You can add more breast milk to a container of refrigerated breast milk, but it should not be freshly pumped breast milk that is still warm at body temperature. If you'd like to add your most recently pumped fresh milk to a bottle of already refrigerated milk pumped on the same day, you need to cool it down.

    Tip: First, place the fresh breast milk into the refrigerator for 30 minutes to an hour. Then, once it is cool, you can add it to the other container of refrigerated milk.

    Adding Freshly Expressed Breast Milk to Defrosted Breast Milk for a Feeding

    If you have defrosted breast milk and fresh breast milk at about the same temperature, you can put them together in the same bottle to feed to your baby. However, freshly expressed breast milk is more beneficial than previously frozen breast milk, so it's better for your baby to get every drop of your fresh breast milk.

    Tip: It might not be as convenient, but it's better to give the fresh breast milk on its own first. Then, finish the feeding with the defrosted milk. This way, the fresh breast milk will not be wasted. If there's any left over at the end of the feeding, it will be the defrosted breast milk that gets thrown away.

    Adding Fresh Breast Milk to Defrosted Breast Milk to Store

    You should not add your freshly expressed breast milk to a bottle of defrosted breast milk if you plan to store it. Once you thaw out frozen breast milk, you cannot freeze it again. You must use it within 24 hours or throw it away.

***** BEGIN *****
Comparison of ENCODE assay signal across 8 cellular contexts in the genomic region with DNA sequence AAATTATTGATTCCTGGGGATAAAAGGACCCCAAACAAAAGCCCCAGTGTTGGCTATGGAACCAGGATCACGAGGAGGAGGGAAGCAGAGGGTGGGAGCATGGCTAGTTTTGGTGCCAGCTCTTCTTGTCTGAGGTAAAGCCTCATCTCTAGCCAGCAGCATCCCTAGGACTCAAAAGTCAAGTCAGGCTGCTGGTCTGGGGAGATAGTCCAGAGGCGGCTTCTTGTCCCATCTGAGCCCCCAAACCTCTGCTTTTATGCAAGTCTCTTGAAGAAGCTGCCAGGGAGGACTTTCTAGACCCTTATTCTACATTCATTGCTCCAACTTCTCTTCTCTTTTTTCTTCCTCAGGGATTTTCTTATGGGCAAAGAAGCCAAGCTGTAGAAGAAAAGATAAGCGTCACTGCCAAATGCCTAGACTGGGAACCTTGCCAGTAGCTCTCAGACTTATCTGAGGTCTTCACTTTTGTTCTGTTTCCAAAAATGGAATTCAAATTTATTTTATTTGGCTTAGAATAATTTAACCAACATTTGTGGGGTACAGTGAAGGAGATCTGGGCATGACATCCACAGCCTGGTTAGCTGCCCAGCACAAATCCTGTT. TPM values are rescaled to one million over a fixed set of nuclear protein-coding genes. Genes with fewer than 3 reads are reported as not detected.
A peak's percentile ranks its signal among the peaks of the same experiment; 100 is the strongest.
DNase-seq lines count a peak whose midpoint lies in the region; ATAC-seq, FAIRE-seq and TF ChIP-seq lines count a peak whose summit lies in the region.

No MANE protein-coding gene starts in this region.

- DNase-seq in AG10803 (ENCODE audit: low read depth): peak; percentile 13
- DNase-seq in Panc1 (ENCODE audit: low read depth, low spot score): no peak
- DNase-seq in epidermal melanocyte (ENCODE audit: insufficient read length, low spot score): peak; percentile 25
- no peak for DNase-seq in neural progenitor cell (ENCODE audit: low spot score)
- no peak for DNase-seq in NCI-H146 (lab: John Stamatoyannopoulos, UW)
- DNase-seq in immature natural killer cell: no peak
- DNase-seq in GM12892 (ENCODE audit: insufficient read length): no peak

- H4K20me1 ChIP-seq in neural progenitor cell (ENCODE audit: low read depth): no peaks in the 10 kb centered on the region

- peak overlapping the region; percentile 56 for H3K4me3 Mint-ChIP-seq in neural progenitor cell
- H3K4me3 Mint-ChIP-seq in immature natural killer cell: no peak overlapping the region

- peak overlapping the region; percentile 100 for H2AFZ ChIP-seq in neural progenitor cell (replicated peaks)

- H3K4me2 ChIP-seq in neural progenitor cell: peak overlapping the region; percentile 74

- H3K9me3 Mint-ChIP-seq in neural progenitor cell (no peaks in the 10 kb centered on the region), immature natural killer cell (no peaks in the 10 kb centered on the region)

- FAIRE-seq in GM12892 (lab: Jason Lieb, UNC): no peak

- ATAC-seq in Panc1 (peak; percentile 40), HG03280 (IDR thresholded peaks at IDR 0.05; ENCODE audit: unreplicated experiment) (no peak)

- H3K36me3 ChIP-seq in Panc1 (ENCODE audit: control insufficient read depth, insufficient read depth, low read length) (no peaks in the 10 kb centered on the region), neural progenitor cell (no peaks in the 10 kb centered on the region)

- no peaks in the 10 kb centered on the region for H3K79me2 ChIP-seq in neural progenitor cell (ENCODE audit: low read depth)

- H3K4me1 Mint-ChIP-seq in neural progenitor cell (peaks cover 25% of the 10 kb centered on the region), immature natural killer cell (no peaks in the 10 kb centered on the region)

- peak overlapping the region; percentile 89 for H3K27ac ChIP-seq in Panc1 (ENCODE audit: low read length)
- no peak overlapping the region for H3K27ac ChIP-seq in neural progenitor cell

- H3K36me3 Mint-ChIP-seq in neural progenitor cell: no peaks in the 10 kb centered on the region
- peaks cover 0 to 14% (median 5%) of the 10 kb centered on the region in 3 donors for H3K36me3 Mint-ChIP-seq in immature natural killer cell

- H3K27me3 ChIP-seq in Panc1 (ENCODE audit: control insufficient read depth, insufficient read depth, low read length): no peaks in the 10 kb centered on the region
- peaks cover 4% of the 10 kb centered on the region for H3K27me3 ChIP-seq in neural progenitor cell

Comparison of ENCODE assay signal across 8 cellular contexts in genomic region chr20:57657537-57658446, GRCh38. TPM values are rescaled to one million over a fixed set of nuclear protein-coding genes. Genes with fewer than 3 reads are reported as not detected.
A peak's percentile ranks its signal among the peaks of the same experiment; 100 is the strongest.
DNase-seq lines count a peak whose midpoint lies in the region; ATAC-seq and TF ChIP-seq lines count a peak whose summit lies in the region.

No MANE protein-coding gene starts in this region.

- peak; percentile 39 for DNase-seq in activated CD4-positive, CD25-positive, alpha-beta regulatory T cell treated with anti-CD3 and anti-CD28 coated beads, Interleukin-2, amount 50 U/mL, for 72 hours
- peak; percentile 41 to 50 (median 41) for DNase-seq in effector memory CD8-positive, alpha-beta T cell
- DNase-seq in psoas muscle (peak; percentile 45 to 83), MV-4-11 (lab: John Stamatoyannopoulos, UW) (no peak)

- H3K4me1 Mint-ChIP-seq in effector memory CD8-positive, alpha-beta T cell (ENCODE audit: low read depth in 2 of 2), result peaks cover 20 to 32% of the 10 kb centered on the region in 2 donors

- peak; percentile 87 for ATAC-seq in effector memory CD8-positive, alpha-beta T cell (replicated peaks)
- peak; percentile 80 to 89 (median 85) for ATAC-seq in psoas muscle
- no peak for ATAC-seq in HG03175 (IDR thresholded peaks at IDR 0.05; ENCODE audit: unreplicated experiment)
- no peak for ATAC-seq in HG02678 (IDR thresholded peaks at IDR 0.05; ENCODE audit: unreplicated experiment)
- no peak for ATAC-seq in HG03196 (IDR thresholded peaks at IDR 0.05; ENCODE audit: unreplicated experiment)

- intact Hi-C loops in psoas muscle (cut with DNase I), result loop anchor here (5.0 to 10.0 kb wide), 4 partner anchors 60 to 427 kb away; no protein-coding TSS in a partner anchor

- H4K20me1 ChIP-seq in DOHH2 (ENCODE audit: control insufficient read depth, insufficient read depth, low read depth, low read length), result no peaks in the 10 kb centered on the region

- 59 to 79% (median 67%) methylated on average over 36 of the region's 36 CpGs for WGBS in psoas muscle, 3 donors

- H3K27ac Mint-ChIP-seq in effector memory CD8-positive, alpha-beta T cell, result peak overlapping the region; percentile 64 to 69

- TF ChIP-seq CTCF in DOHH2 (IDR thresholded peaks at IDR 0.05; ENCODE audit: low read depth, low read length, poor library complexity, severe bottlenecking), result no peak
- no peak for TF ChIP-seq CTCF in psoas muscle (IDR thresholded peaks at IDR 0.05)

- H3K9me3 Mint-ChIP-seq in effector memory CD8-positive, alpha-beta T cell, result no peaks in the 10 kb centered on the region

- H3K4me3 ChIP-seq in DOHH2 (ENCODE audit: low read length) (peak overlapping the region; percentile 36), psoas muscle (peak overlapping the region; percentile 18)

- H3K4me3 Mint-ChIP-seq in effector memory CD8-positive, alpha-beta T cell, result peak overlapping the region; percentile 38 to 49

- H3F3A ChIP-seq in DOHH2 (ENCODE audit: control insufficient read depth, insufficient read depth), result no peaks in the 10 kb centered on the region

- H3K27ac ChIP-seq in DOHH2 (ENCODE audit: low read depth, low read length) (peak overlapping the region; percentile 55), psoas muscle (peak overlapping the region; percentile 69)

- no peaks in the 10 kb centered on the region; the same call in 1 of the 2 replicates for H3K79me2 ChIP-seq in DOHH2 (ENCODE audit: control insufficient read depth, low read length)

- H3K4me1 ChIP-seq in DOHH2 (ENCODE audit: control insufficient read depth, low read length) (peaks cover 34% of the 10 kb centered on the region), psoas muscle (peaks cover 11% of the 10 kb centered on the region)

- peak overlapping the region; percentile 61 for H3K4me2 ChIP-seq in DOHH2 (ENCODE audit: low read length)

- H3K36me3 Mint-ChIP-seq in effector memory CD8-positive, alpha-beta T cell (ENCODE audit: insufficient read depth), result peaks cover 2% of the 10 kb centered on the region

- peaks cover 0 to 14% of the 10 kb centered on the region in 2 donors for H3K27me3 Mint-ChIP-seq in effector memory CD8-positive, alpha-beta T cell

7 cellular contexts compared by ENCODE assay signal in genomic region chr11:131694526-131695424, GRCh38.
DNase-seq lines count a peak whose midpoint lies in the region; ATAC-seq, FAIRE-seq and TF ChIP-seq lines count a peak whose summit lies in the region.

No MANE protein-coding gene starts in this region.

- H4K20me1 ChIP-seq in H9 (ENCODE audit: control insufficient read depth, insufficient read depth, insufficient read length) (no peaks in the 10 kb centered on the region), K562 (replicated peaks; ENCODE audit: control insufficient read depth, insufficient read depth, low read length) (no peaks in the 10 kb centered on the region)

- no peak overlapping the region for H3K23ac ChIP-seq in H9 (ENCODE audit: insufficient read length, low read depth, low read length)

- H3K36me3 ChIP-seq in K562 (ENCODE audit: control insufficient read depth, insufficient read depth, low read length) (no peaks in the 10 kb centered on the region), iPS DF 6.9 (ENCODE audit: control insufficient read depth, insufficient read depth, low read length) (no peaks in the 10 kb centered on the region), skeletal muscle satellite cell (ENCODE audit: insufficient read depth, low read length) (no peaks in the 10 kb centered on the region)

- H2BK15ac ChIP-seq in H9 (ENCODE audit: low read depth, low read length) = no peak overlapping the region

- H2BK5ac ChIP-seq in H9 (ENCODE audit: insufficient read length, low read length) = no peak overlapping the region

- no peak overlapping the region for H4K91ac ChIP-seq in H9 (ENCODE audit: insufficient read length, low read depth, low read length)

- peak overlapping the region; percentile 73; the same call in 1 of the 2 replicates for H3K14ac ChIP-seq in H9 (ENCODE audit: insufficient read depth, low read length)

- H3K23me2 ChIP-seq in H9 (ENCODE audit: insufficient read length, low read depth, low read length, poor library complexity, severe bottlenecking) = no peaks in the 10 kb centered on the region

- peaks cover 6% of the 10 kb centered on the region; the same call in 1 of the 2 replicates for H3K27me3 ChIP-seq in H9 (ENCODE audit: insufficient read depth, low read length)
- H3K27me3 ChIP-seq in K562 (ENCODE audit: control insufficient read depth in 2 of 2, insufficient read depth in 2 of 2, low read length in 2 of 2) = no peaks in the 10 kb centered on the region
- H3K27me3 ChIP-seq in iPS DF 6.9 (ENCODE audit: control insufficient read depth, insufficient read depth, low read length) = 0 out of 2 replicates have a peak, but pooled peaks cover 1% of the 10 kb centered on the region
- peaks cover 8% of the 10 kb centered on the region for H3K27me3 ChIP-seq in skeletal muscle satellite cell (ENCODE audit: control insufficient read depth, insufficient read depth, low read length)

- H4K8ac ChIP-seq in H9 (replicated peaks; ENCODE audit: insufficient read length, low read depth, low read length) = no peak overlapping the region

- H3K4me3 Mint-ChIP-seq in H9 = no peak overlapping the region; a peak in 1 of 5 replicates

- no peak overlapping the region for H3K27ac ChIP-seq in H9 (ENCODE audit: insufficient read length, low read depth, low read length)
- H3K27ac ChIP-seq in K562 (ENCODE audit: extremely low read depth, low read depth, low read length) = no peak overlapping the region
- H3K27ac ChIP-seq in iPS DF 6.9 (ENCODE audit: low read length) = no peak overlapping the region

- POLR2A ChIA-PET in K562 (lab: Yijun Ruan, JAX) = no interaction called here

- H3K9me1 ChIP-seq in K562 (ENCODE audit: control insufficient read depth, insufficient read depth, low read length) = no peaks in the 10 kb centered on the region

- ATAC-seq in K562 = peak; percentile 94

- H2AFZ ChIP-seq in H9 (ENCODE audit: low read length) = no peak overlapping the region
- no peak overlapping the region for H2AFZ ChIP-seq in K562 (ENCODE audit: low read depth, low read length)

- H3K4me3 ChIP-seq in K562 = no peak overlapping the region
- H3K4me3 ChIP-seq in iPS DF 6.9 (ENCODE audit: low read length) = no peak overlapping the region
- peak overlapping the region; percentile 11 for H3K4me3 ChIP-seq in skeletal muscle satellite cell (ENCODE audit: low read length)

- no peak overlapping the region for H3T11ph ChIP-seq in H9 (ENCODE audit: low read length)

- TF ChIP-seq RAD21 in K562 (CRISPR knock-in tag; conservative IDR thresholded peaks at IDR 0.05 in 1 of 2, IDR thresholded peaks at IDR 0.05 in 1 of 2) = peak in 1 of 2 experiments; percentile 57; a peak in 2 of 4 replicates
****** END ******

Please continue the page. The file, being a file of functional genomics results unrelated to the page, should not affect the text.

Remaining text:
Tip: If you'd like to store your fresh breast milk, you should keep it separate from any milk that you have already thawed.

    Adding Fresh Breast Milk to Frozen Breast Milk

    You should not add warm, fresh breast milk to already frozen breast milk. Warm milk can cause the frozen milk to thaw out. However, if you cool the fresh milk, you can then add it to the frozen milk as long as you pumped it on the same day.

    Tip: Place your fresh breast milk in the refrigerator until it is cold. Then, add the cold, refrigerated milk to the bottle of already frozen milk. This process is called layering.

    A Word From Verywell

    Combining the breast milk from different expressions on the same day can be convenient, especially if you're only getting a small amount of breast milk at each session. Filling up one container instead of having a small amount in many containers just makes sense. It certainly makes it easier to store, transport, and ship your breast milk. Plus you won't need as many containers, and you'll save space in your refrigerator or freezer. As long as you follow the guidelines and tips above, you can safely add fresh breast milk to milk you already pumped during the day.

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    Article Sources
    • American Academy of Pediatrics. New Mother’s Guide To Breastfeeding. Bantam Books. New York. 2011.

    • Eglash A, Simon L, Academy of Breastfeeding Medicine. ABM Clinical Protocol# 8: Human Milk Storage Information for Home Use for Full-Term Infants, Revised 2017. Breastfeeding Medicine. 2017 Sep 1;12(7):390-5.

    • Lawrence, Ruth A., MD, Lawrence, Robert M., MD. Breastfeeding A Guide For The Medical Profession Eighth Edition. Elsevier Health Sciences. 2015.

    • Riordan, J., and Wambach, K. Breastfeeding and Human Lactation Fourth Edition. Jones and Bartlett Learning. 2014.